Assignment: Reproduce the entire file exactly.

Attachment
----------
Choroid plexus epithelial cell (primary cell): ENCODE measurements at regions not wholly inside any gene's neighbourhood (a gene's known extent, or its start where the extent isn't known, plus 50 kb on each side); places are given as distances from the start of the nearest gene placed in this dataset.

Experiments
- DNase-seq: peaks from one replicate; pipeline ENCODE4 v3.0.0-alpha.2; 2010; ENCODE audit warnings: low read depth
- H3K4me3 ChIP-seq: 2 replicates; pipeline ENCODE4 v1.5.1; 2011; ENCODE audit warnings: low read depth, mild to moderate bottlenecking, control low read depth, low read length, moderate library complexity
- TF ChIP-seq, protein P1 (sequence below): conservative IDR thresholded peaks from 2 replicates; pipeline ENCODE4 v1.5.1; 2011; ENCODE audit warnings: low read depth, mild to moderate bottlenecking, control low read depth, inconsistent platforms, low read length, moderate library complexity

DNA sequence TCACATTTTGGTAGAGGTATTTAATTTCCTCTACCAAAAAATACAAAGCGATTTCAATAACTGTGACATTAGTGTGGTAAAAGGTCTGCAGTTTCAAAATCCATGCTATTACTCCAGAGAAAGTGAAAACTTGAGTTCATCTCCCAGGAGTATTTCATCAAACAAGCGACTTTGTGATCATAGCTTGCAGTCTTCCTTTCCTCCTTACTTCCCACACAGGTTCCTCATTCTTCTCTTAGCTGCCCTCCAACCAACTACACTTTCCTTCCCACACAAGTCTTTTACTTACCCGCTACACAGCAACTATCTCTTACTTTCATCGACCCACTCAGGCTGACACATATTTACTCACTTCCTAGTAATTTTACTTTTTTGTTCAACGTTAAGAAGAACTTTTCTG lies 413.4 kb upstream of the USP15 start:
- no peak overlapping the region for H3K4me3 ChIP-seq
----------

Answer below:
Choroid plexus epithelial cell (primary cell): ENCODE measurements at regions not wholly inside any gene's neighbourhood (a gene's known extent, or its start where the extent isn't known, plus 50 kb on each side); places are given as distances from the start of the nearest gene placed in this dataset.

Experiments
- DNase-seq: peaks from one replicate; pipeline ENCODE4 v3.0.0-alpha.2; 2010; ENCODE audit warnings: low read depth
- H3K4me3 ChIP-seq: 2 replicates; pipeline ENCODE4 v1.5.1; 2011; ENCODE audit warnings: low read depth, mild to moderate bottlenecking, control low read depth, low read length, moderate library complexity
- TF ChIP-seq, protein P1 (sequence below): conservative IDR thresholded peaks from 2 replicates; pipeline ENCODE4 v1.5.1; 2011; ENCODE audit warnings: low read depth, mild to moderate bottlenecking, control low read depth, inconsistent platforms, low read length, moderate library complexity

DNA sequence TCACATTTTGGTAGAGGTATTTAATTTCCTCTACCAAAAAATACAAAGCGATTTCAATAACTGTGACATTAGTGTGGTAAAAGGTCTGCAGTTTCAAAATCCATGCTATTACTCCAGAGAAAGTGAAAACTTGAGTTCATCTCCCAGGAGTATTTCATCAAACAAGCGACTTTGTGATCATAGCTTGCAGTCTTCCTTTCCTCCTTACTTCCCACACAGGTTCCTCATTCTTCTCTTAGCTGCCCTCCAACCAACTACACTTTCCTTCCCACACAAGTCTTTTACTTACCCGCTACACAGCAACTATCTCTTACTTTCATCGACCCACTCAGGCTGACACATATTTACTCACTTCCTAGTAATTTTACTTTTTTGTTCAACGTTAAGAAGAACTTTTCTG lies 413.4 kb upstream of the USP15 start:
- no peak overlapping the region for H3K4me3 ChIP-seq